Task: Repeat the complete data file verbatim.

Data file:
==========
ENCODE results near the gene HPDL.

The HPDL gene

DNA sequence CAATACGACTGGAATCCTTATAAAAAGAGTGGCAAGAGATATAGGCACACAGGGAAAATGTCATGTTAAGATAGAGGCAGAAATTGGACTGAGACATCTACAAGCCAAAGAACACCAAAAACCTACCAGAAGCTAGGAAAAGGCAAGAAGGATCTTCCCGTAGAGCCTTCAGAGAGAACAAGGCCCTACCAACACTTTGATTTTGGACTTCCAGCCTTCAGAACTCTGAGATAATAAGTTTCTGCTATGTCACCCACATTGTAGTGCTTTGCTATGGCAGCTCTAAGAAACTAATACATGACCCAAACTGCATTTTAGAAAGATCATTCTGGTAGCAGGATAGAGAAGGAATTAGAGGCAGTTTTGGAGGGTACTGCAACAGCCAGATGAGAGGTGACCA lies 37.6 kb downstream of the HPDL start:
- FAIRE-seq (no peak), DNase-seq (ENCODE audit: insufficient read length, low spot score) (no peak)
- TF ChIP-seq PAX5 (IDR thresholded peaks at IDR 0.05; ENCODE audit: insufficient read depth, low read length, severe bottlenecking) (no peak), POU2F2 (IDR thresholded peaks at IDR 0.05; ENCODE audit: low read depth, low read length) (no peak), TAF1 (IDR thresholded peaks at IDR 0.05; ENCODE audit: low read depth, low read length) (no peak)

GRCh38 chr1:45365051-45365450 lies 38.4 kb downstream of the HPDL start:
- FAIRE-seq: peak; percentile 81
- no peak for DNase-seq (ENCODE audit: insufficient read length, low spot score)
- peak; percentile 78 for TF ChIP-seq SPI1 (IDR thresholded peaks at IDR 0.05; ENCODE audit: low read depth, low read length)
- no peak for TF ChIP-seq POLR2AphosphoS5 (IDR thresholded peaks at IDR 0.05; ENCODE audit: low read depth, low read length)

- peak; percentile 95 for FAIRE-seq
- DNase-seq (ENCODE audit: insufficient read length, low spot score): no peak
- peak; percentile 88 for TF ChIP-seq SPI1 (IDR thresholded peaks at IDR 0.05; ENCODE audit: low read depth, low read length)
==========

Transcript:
ENCODE results near the gene HPDL.

The HPDL gene

DNA sequence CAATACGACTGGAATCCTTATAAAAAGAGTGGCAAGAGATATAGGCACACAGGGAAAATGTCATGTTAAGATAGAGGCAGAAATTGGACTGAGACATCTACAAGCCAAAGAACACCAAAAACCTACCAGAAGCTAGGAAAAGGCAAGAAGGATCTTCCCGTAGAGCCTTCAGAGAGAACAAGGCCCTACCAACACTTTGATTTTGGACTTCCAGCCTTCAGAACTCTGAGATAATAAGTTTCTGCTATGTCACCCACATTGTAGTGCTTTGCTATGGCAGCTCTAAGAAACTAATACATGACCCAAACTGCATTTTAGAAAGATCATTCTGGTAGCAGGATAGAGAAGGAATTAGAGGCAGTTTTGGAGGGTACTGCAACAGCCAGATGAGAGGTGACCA lies 37.6 kb downstream of the HPDL start:
- FAIRE-seq (no peak), DNase-seq (ENCODE audit: insufficient read length, low spot score) (no peak)
- TF ChIP-seq PAX5 (IDR thresholded peaks at IDR 0.05; ENCODE audit: insufficient read depth, low read length, severe bottlenecking) (no peak), POU2F2 (IDR thresholded peaks at IDR 0.05; ENCODE audit: low read depth, low read length) (no peak), TAF1 (IDR thresholded peaks at IDR 0.05; ENCODE audit: low read depth, low read length) (no peak)

GRCh38 chr1:45365051-45365450 lies 38.4 kb downstream of the HPDL start:
- FAIRE-seq: peak; percentile 81
- no peak for DNase-seq (ENCODE audit: insufficient read length, low spot score)
- peak; percentile 78 for TF ChIP-seq SPI1 (IDR thresholded peaks at IDR 0.05; ENCODE audit: low read depth, low read length)
- no peak for TF ChIP-seq POLR2AphosphoS5 (IDR thresholded peaks at IDR 0.05; ENCODE audit: low read depth, low read length)

- peak; percentile 95 for FAIRE-seq
- DNase-seq (ENCODE audit: insufficient read length, low spot score): no peak
- peak; percentile 88 for TF ChIP-seq SPI1 (IDR thresholded peaks at IDR 0.05; ENCODE audit: low read depth, low read length)